The New Investors video series brought to you by Yahoo Finance reveals the secrets of the most successful entrepreneurs and business people in Australia today. This is the second episode of the second season.
Imagine losing or nearly losing your father, your partner’s sister, and your partner before you turn 24 years old.
For Hayley Warren, this is no hypothetical – it’s her life and reality.
The CEO of medical technology firm Halo Medical Devices became well-acquainted with tragedy before she was a teenager. But instead of caving in under the grief, it oriented her purpose in life – and she changed the medical technology industry along the way.
Speaking on the Yahoo Finance New Investors – My Story show, Warren revealed how her passion for helping people began at the tender age of 10 when her father experienced a farming accident that would change her family life.
Strike one, two, three
“One day, I was out on the farm, in the field and dad got his arm caught in this piece of machinery, and it was awful,” she told New Investors host and Yahoo Finance Editor-In-Chief Sarah O’Carroll.
“This amazing pillar of a man who I'd never seen cry was in a lot of pain and I was the kid on duty that day. So we're, 10, driving across the paddock, dad in the passenger seat, Royal Flying Doctors meeting us on the other side, ready to ship him straight into surgery.”
Thus began her interest in healthcare. “Even at the very young age, I was thinking: ‘what can we do to get people at home, who are recovering from injury, more devices, more help?’”
Warren went on to study teaching, but soon realised she hated it. She switched to a science-based degree instead, and after 12 years emerged on the other side of university with a degree in physiology.
When she was 23 years old, Warren was crossing the road with her partner’s sister one day when tragedy struck again.
“She was hit by a car and killed,” Warren said.
The second tragedy pointed her further down the path of healthcare. “Let’s do something in that field,” she had told herself.
Life wasn’t finished with her yet. Tragedy struck one more time – and this time it hit the person that would have otherwise become her life partner.
He was an amazing man, Warren recalls – a geologist. They were in a long-term relationship and certainly would have gotten married.
While travelling in Bolivia, her partner suffered an accident and passed away. But the tragedy was accompanied by a logistical nightmare: at one point, she had her mother and father around the kitchen table on laptops working with the Bolivian government to get his body back to Australia.
His death caused her to ask herself some of life’s most primitive, and profound, questions.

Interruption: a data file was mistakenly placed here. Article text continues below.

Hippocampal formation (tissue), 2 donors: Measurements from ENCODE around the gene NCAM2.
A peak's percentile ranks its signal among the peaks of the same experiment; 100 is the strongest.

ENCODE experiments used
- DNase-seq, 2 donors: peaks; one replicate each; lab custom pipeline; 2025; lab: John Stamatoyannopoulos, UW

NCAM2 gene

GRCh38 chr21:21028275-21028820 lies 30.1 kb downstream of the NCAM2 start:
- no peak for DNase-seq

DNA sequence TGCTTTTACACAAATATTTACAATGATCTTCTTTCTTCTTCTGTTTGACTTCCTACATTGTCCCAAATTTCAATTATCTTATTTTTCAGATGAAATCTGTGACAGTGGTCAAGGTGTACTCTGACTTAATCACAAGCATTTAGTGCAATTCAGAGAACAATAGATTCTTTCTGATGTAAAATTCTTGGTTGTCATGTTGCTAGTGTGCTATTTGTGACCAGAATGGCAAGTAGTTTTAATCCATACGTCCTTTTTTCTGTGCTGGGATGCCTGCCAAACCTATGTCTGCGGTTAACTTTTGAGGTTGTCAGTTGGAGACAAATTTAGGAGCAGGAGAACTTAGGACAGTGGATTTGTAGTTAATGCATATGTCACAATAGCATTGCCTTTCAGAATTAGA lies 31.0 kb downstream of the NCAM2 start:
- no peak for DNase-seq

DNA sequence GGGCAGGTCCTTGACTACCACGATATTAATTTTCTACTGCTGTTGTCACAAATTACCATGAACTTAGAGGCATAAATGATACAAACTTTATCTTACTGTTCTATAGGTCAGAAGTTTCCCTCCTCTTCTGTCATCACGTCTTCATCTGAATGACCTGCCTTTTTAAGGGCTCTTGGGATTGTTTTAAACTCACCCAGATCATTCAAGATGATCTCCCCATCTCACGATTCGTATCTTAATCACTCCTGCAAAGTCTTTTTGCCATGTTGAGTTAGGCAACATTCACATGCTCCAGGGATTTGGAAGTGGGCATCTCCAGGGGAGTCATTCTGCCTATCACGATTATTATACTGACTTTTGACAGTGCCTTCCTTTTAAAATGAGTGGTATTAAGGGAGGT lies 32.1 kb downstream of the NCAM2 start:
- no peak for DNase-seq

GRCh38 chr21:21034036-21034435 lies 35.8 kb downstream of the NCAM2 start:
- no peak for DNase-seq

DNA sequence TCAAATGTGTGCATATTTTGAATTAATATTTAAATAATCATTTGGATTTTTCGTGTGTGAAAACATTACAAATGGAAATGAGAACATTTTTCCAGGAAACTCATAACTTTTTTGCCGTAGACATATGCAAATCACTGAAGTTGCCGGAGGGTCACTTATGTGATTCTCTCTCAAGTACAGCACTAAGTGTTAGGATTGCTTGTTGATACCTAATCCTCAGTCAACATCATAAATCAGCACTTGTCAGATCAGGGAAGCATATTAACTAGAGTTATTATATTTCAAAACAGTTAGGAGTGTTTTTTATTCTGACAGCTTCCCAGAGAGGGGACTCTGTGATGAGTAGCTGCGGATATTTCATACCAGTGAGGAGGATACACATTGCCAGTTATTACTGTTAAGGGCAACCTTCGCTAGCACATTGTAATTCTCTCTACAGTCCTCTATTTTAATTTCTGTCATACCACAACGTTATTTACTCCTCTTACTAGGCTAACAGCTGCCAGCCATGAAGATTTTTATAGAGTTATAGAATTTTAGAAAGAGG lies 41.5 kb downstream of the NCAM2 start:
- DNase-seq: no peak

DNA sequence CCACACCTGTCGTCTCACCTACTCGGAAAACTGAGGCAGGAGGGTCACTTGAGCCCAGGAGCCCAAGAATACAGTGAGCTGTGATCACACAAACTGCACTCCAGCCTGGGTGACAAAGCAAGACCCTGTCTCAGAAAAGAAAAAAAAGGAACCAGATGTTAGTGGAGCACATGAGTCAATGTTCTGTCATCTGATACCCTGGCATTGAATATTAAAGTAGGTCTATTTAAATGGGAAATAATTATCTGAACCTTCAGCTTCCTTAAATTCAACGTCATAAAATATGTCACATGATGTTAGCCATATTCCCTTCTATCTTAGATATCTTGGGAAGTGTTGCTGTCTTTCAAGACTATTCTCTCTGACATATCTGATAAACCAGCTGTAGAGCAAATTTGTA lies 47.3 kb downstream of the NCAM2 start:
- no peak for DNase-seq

“Life is too short,” she said. “What am I doing in terms of where am I going? What's my mission in life?”
It’s enough to send the ordinary person running the other way, but Warren had more grit than that.
“You either you sink or you rise to the top. And it took me 12 months to come back on top.
“To be honest, I really learned so much about myself in the depth that grief.”
Building the first product
The tragedies led her to her first idea: revamping the goniometer, which is a tool used by physiotherapists to measure injured patients’ range of motion in their joints.
Thanks to support from her friends and family, as well as some inheritance money left to her by her partner, she was able to “start something”.
The objective was to narrow down the margin of error – which was at 30 degrees, according to products on the market at the time – down to one degree.
She spent nearly $100,000 on a group of engineers that ultimately couldn’t make the desired product for her. But through some luck, she was referred to someone who worked with sensors and things kicked off from there.
Warren went on to win WA’s Innovator of the Year Award and People’s Choice Award at ABC’s New Inventors.
“From that, a little bit of a cascade happened,” she said.
“I got my first mentor, which led into my first investor and from that point it sort of led into the next development, more sophisticated introductions to overseas manufacturers.”
Now, Halo Medical Devices is now a US$10 million company and their initial 500 products sold out within two weeks when they first launched.
Warren aims to help the 3.2 million people every year who are recovering from joint surgery after occupational injuries, just like her dad when she was 10.
Lessons learnt: The tragedies made her stronger
Now, as an entrepreneur, Warren is so resilient she’s virtually made of Teflon.
“Having the experiences I've had in life has made me so confident that I can handle anything. It does not matter whatever the world brings at me: I got it,” she told Yahoo Finance.
Where other entrepreneurs may struggle with fear of stepping into unchartered territory, Warren is unfazed. “The unknown is something I embrace because it. You know, how bad can it be?”
She attributes her strength to her life experiences, her self-knowledge, her strong sense of purpose as well as to guided meditation.
“I am not great at sitting still,” Warren admitted. “So for me, sitting and listening to meditation doesn't work but I will exercise and walk to meditation.”
Podcasts are also a source of inspiration: the CEO will seek out someone that has done something she wants to do, and will listen to their podcasts for a few weeks to lift her game.
Private time with her family – pizza and movie night on Fridays, for example – is also something Warren won’t compromise on, even to the detriment of her social life at times.
“That's what we do and I'm very protective around that.”